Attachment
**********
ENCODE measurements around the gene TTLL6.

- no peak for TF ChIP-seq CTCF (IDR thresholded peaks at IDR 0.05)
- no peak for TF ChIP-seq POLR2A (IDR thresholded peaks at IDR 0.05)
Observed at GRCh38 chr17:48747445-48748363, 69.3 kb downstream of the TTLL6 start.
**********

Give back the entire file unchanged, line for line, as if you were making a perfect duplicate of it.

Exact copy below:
ENCODE measurements around the gene TTLL6.

- no peak for TF ChIP-seq CTCF (IDR thresholded peaks at IDR 0.05)
- no peak for TF ChIP-seq POLR2A (IDR thresholded peaks at IDR 0.05)
Observed at GRCh38 chr17:48747445-48748363, 69.3 kb downstream of the TTLL6 start.